In a classroom at MyARTS East in Independence, superheroes of the future are taking shape. A group of teens are drawing and thinking of story lines for characters like Flamo, Star, Money Breaker and Ultra Guy. But what would a superhero be without a supervillain to fight? So the evil characters Stitches, Minions and Brainiac are on the drawing boards, too.
Perhaps someday they’ll battle it out with the fate of the universe at stake on the pages of a published comic book or in an animated video.
For now, though, they are sketches created during MyARTS’ latest eight-week, after-school comic book workshop for middle schoolers.
MyARTS -- Metropolitan Youth Arts & Technology for Students -- was established in 2006 with funding from COMBAT, the Community Based Anti-Drug Tax. It’s part of COMBAT’s prevention strategy and is based on studies showing that youths who participate in structured activities like arts programs are less likely to commit a crime later in life. MyARTS offers a variety of programs, from classes such as ceramics, screen printing and computer graphics to shows where the young artists offer their works for sale. It has two buildings, one in downtown Kansas City and one in Independence.
“Prevention is a key component of COMBAT,” said Jackson County Executive Mike Sanders. “Helping young people to feel empowered and keeping them busy is a worthy goal.”
MyARTS classes and art supplies are free to participants. The kids come from 4:00 to 7:00 p.m., three nights a week for eight weeks.
“This is a great example of how our community, through COMBAT, invests in youth and propels many of them to positive outcomes through art,” said Jean Peters Baker, Jackson County Prosecutor. “Our youth are our future and they can be better citizens with the life skills and training that MyARTs offers.”
When his mother first told 13-year-old Robert Wheeler, a seventh-grader at Pioneer Ridge Middle School in Independence, about the workshop, he didn’t want to come. “I had friends at home,” he said.
But now, he said, “I like coming here to be with my friends” in the class. It’s his second session.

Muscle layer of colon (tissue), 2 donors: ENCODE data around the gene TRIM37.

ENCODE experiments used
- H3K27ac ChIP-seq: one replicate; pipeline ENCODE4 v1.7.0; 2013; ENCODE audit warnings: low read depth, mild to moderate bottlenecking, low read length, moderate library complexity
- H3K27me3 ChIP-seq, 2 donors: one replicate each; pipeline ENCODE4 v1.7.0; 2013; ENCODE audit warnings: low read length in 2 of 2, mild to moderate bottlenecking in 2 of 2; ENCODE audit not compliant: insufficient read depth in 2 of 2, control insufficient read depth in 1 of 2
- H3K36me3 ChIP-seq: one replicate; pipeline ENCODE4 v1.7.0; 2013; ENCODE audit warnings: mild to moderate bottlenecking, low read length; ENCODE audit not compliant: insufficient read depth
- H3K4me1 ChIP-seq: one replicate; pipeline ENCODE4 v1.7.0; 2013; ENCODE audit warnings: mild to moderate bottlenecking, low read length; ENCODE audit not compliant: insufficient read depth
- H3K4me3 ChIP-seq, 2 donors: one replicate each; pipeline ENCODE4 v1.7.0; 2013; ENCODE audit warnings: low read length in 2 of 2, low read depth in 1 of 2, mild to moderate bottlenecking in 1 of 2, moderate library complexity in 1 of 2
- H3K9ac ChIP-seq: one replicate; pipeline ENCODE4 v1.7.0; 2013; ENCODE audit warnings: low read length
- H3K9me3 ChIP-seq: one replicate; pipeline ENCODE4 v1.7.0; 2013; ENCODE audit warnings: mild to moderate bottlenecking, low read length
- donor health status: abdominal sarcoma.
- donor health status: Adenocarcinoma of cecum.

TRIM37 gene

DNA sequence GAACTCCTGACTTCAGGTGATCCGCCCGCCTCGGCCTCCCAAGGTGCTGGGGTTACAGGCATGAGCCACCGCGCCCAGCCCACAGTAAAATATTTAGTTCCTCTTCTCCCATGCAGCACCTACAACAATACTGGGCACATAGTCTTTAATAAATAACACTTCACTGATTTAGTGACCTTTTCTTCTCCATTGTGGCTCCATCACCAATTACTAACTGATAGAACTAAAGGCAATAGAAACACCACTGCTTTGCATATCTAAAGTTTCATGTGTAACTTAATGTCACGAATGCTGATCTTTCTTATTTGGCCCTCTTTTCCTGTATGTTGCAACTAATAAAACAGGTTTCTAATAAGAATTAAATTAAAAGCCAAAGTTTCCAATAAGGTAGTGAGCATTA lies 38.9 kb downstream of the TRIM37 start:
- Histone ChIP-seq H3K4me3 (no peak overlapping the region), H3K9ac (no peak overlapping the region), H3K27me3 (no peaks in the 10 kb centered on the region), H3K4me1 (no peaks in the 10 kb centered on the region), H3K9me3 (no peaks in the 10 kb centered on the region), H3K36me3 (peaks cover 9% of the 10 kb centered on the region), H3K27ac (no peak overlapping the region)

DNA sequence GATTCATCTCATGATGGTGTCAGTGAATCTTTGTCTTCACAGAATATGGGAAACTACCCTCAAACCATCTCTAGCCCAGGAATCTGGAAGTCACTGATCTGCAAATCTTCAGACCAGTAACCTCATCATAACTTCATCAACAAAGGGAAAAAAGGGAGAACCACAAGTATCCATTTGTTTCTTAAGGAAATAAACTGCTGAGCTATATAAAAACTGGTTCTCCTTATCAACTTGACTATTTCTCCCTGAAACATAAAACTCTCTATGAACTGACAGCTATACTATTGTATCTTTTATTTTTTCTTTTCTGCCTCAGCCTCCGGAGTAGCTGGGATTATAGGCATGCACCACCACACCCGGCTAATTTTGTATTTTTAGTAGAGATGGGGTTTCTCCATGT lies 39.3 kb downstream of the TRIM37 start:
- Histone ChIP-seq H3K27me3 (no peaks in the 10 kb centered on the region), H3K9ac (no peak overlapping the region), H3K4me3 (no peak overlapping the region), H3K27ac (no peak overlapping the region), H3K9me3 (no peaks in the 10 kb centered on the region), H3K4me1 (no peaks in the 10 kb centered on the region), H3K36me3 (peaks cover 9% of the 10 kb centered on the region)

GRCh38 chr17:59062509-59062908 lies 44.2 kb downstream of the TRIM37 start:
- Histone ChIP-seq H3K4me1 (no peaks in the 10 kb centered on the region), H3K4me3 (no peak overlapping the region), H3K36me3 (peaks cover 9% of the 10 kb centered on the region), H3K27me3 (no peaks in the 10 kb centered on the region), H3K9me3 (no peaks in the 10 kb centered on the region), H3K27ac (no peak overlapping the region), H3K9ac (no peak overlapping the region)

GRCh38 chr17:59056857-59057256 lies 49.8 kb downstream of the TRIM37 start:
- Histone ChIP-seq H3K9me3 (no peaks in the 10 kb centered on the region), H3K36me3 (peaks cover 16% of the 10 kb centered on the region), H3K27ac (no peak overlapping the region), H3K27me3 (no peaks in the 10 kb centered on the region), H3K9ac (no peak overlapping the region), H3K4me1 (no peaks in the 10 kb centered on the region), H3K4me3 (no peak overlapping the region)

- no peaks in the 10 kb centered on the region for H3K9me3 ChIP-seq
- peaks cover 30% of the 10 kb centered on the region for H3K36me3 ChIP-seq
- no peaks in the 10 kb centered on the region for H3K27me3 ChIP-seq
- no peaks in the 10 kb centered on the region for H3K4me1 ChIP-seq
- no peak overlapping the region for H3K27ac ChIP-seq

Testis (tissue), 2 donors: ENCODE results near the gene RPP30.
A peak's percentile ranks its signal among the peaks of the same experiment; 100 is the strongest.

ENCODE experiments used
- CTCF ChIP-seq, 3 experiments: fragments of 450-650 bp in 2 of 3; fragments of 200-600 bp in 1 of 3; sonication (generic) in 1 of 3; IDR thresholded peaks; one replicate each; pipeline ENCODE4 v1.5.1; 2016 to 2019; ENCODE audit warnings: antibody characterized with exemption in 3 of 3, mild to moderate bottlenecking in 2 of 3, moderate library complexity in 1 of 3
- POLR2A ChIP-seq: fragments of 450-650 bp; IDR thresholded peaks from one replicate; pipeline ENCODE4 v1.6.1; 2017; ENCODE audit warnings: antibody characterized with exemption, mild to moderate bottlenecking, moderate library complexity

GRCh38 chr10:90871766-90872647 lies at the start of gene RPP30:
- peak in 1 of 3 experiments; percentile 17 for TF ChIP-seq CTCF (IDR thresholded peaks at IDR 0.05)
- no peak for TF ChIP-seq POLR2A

Tanner Scogin, a 6th-grade student at James Bridger Middle School in Independence, echoed Robert’s sentiments. He’s been coming since the summer of 2014.
“I met a lot of people here,” Tanner said. “We’ve all become friends. We give each other ideas.”
The goal of each session is for the participants to create an original character. They work on drawing and then inking that character, after which they color or otherwise manipulate their artwork with a computer-graphics program. Their artwork is then compiled into a printed comic book, and each of them gets a copy to keep. In the past, students have also created papier-mache masks and standing folded-paper versions of their characters.
Cameron Guilfoil is himself a former MyARTS student who now has a graphic-design degree and works as an instructor in the program. He said one of the goals of the comic book workshop is to get the kids thinking about a career in the field. They can concentrate just on drawing, or take a dual author-illustrator track.
While several of the participants said -- and their drawings clearly showed -- that they were influenced by the Japanese anime/manga style, there was some banter about the good old American Marvel vs. D.C. comics rivalry.
“I like Marvel,” said Tanner. “I don’t like D.C. They cheated with Superman. He’s practically invincible. How is ‘Batman vs. Superman’ (the forthcoming movie) going to work?”
“Batman can have kryptonite bullets,” Isaiah replied.
“Where does he get the kryptonite?” Riley Baker asked.
“Other heroes have super powers or genetics,” said DeLaynie Shelton, the only girl in the class. “Batman just has muscles.”
“He has fear, and the death of his parents,” Isaiah Shelton said.
The conversation continued, discussing the relative powers of Captain America, Thor, the Hulk, Spiderman and other classic comic book.
Isaiah Shelton said his hero, Flamo, emerged from a building fire missing his lower limbs and with a disfigured face, but with the ability to fly on a jet of flame. Isaiah and a friend collaborated on Money Breaker, who has a robot arm and a variety of weapons.
“I don’t really have a story behind Stitches yet,” Isaiah said. “What I have so far for him is, well, he was a monster … and he had four eyes. He got cut straight down his face, so he had to get that stitched up. And I guess he was really annoying, so someone stitched his mouth up … and he lived in an abandoned, creepy house in the forest.”
If Flamo, Stitches and the rest become famous comic book characters, their creators can thank MyARTS for help them getting started.